Dismiss Notice
We are rebuilding the search index and other forum caches this morning. Search results may not appear correct until indexing has completed, and the forum may respond a little slower than normal until this has finished.

Classical Corner Classical Music Corner (thread #43)

Discussion in 'Music Corner' started by George P, Nov 28, 2012.

Thread Status:
Not open for further replies.
  1. coopmv

    coopmv Newton 1/30/2001 - 8/31/2011

    Location:
    CT, USA

    No, I was referring to the pianist, a guy that is an unknown to me ... :D
     
  2. Rose River Bear

    Rose River Bear Forum Resident

    Dopes....they spelled Khachaturian wrong. :D
     
  3. Tangledupinblue

    Tangledupinblue Forum Resident

    Location:
    London, UK
    Interesting, because IIRC you enjoy the Bach solo cello works quite a lot - for me it's the exact opposite (although I'm not a great fan of solo string pieces in general - I think my favourite piece altogether for this medium is either Bach's Chaconne or Bartok's unaccompanied violin sonata). I find the cello a bit too austere as the instrument lacks the violin's capacity for virtuosity and multiple-stopping (which is pretty crucial, as Bach was such a master harmonist).
     
  4. wolfram

    wolfram Slave to the rhythm

    Location:
    Berlin, Germany
    Ah, now I get it. :laugh:
     
  5. wolfram

    wolfram Slave to the rhythm

    Location:
    Berlin, Germany
    I agree that the cello is more limited than the violin, but I just prefer the sound of it. In general I agree with you on solo string pieces. I too prefer strings in ensembles.
     
  6. Robin L

    Robin L Musical Omnivore

    Location:
    Fresno, California
    Everything on this turntable comes out mono, but the disc is also pre-stereo.
     
  7. testikoff

    testikoff Seasoned n00b

    This CD BTW features one of the very first classical digital PCM recordings from 1978.
     
  8. coopmv

    coopmv Newton 1/30/2001 - 8/31/2011

    Location:
    CT, USA
    Bad disconnect, I am not familiar with this violinist ... :D
     
  9. coopmv

    coopmv Newton 1/30/2001 - 8/31/2011

    Location:
    CT, USA
    But you should be able to play this mono LP using the regular 33 RPM stereo cartridge. My understanding is, you do need special cartridge to play the 78 RPM record ...
     
  10. Janine Jansen - Janine Jansen
    DECCA - Universal Germany - 2004

    [​IMG]

    [​IMG]

    Found this and a number of other classical CDs at one of the local Goodwill stores a while back for $2. each.
     
  11. Robin L

    Robin L Musical Omnivore

    Location:
    Fresno, California
    In any case, the turntable is now wired for mono. I can use the 97xe body with the N78S stylus for 78 playback. And this rig does sound really fine with old, mono, piano records.
     
  12. Robin L

    Robin L Musical Omnivore

    Location:
    Fresno, California
    Now Playing, the Budapest Quartet in their Library of Congress recordings of Beethoven's early quartets. I have their stereo remakes as well. I suppose it's mostly a question of technical address, but these performances are better than the remakes and the sound isn't bad at all. Recommended, in fact. I haven't enjoyed hearing these works this much in ages.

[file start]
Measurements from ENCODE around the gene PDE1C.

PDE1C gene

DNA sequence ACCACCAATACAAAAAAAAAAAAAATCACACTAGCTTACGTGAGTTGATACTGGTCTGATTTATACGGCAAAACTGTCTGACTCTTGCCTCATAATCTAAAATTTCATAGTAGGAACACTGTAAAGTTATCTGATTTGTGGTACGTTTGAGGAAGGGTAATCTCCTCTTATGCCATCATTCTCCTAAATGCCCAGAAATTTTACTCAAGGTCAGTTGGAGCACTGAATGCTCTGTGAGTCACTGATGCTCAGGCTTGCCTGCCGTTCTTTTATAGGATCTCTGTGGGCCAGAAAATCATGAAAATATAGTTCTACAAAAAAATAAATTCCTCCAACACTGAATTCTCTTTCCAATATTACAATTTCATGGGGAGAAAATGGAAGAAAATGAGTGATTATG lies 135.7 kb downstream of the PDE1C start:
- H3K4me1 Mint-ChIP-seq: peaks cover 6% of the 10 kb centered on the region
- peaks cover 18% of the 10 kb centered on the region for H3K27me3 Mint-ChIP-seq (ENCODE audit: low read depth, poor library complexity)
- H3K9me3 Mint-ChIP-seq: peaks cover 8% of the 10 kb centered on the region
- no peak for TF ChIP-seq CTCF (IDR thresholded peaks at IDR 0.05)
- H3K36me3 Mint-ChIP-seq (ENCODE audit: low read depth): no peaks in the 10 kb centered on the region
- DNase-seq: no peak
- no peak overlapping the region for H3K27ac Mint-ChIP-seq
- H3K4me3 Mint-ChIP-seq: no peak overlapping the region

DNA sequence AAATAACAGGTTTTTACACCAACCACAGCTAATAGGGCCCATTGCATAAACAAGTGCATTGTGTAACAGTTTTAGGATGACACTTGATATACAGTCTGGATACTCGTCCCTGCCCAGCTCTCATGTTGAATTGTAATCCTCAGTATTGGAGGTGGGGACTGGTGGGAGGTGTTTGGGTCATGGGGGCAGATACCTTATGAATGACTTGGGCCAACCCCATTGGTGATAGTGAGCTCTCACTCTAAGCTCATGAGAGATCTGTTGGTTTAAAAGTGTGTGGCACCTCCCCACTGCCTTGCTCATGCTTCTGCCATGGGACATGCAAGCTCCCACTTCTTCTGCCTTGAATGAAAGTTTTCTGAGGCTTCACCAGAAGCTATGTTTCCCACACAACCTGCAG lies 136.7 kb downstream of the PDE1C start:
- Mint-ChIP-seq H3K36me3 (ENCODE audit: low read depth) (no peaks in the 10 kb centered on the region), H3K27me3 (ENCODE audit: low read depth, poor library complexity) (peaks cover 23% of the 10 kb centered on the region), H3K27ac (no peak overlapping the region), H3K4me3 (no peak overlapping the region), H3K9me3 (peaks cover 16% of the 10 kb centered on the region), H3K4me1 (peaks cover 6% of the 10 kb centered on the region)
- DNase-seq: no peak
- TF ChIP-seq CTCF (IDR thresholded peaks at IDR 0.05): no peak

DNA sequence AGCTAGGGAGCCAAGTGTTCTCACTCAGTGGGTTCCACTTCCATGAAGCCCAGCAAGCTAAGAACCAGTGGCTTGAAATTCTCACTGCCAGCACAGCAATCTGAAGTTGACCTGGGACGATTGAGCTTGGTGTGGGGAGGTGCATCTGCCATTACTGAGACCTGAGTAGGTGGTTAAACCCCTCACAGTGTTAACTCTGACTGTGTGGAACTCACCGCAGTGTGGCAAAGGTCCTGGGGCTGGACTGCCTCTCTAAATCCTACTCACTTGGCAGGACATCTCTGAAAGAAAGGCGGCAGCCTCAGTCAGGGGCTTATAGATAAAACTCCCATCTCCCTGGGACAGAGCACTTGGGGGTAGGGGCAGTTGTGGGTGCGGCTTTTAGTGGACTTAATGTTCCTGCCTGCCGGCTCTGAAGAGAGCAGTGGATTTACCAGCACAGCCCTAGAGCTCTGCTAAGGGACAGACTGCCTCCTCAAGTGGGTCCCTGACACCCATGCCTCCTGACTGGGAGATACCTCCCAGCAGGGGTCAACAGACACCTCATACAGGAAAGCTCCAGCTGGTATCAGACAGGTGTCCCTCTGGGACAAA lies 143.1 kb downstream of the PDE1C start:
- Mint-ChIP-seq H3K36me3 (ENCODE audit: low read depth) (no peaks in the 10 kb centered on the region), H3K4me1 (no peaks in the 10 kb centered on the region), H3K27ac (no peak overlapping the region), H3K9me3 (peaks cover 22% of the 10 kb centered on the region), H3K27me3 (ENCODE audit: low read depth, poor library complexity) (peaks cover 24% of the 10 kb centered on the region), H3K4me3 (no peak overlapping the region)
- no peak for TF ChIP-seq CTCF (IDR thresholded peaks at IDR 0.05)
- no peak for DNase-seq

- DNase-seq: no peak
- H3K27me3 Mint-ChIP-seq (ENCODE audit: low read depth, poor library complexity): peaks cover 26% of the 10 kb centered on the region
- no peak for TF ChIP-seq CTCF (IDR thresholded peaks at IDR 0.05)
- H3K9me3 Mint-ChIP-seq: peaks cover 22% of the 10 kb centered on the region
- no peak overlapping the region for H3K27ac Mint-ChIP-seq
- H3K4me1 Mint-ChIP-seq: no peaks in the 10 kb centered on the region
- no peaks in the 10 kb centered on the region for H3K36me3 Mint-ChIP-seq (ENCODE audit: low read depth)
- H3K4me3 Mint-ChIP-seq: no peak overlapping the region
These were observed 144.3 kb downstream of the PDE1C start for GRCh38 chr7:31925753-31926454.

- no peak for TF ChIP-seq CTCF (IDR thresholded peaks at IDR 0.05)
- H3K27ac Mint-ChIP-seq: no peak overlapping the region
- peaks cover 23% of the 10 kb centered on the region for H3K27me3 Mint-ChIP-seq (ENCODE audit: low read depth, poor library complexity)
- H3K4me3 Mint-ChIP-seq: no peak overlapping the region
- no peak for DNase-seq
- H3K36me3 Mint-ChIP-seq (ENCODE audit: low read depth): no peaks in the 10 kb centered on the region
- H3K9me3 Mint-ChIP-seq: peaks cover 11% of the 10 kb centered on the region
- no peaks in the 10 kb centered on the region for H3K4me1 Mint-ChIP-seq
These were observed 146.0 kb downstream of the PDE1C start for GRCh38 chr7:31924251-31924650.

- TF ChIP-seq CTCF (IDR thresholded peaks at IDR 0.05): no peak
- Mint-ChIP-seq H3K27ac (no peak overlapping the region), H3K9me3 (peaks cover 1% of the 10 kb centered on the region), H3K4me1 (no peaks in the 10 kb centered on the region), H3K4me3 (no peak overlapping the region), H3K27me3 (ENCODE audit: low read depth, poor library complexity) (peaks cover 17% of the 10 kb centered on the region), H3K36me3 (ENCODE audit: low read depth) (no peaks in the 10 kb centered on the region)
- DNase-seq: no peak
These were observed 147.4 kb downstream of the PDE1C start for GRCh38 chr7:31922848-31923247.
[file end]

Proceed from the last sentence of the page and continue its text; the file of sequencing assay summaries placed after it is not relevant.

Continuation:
[​IMG]
     
  13. john greenwood

    john greenwood Well-Known Member

    Location:
    NYC
    Phenomenal music. The violinists' equivalent of the WTC and the cellos suites. I have Milstein (DG), Kremer, Grumiaux and Fischer, but my fondest memory is hearing Christian Tetzlaff perform them all one Sunday afternoon. I have avoided purchasing either of his recordings, because there is no way it could match the experience of the live performance.

    A number of music critics claim that the Chaconne from the Second Partita may be Bach's greatest achievement. This from Brahms:

    "On one stave, for a small instrument, the man writes a whole world of the deepest thoughts and most powerful feelings. If I imagined that I could have created, even conceived the piece, I am quite certain that the excess of excitement and earth-shattering experience would have driven me out of my mind"
     
  14. George P

    George P Notable Member Thread Starter

    Location:
    NYC
    Cool. The mono is a bit better performance-wise, but the stereo has WAY better sound, one of thest sounding piano recordins I own.
     
  15. Leopold Stokowski / Houston Symphony Orchestra - Dmitri Shostakovich - Symphony No. 11 "In The Year 1905"
    Angel/EMI Classics - Capitol U.S. - 1958 / 1994
    FDS - Full Dimensional Sound

    [​IMG]

    Remastered from the original 3 track tapes by Doug Sax @ The Mastering Lab.
     
  16. Did EMI ever release this or any others from that series in hi-rez such as SACD or DVD-A, being that they had access to the original 3-track tapes? I've seen on-line a couple of newer recordings of Symphony No.11 that were issued in hybrid CD/SACD. Not sure what version of the many recordings is considered the best.

    http://www.prestoclassical.co.uk/w/...mphony-No-11-in-G-minor-Op-103-'The-year-1905'
     
  17. wolfram

    wolfram Slave to the rhythm

    Location:
    Berlin, Germany
    I'm listening to Grumiaux's performance right now. Quite different from Khachatryan's.